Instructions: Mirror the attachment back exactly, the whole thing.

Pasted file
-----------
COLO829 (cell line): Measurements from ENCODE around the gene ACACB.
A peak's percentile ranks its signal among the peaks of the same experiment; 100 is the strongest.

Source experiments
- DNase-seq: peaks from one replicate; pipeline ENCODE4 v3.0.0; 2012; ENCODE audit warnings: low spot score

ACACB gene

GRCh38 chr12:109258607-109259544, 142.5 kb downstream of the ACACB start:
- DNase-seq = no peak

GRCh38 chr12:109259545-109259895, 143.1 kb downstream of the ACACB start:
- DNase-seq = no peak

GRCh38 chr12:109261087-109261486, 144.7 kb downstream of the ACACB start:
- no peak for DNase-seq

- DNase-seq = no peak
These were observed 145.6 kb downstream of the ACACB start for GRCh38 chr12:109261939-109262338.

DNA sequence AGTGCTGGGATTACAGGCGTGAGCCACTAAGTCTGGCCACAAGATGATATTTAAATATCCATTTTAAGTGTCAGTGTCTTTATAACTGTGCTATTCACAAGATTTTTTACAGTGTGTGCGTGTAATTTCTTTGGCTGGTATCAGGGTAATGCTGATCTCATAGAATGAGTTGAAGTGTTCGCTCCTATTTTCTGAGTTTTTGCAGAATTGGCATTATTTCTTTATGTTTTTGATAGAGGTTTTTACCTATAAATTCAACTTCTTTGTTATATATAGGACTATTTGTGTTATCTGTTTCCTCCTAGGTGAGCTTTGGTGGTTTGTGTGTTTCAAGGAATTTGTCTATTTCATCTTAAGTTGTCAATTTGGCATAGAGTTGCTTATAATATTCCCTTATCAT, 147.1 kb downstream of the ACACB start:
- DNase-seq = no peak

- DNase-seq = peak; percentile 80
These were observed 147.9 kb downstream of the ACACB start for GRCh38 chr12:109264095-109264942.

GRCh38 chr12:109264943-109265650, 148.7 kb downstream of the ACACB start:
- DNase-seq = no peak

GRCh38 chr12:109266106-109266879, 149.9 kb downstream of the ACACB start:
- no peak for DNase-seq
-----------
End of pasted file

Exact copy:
COLO829 (cell line): Measurements from ENCODE around the gene ACACB.
A peak's percentile ranks its signal among the peaks of the same experiment; 100 is the strongest.

Source experiments
- DNase-seq: peaks from one replicate; pipeline ENCODE4 v3.0.0; 2012; ENCODE audit warnings: low spot score

ACACB gene

GRCh38 chr12:109258607-109259544, 142.5 kb downstream of the ACACB start:
- DNase-seq = no peak

GRCh38 chr12:109259545-109259895, 143.1 kb downstream of the ACACB start:
- DNase-seq = no peak

GRCh38 chr12:109261087-109261486, 144.7 kb downstream of the ACACB start:
- no peak for DNase-seq

- DNase-seq = no peak
These were observed 145.6 kb downstream of the ACACB start for GRCh38 chr12:109261939-109262338.

DNA sequence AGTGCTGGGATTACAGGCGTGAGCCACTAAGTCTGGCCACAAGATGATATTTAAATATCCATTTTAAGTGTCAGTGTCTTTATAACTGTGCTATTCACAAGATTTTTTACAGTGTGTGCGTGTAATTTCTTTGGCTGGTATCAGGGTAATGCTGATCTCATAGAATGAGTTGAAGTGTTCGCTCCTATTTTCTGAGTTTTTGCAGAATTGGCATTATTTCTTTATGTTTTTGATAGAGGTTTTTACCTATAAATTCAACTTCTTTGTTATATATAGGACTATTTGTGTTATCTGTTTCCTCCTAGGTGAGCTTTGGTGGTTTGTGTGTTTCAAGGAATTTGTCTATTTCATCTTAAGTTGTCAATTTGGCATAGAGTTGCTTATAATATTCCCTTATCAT, 147.1 kb downstream of the ACACB start:
- DNase-seq = no peak

- DNase-seq = peak; percentile 80
These were observed 147.9 kb downstream of the ACACB start for GRCh38 chr12:109264095-109264942.

GRCh38 chr12:109264943-109265650, 148.7 kb downstream of the ACACB start:
- DNase-seq = no peak

GRCh38 chr12:109266106-109266879, 149.9 kb downstream of the ACACB start:
- no peak for DNase-seq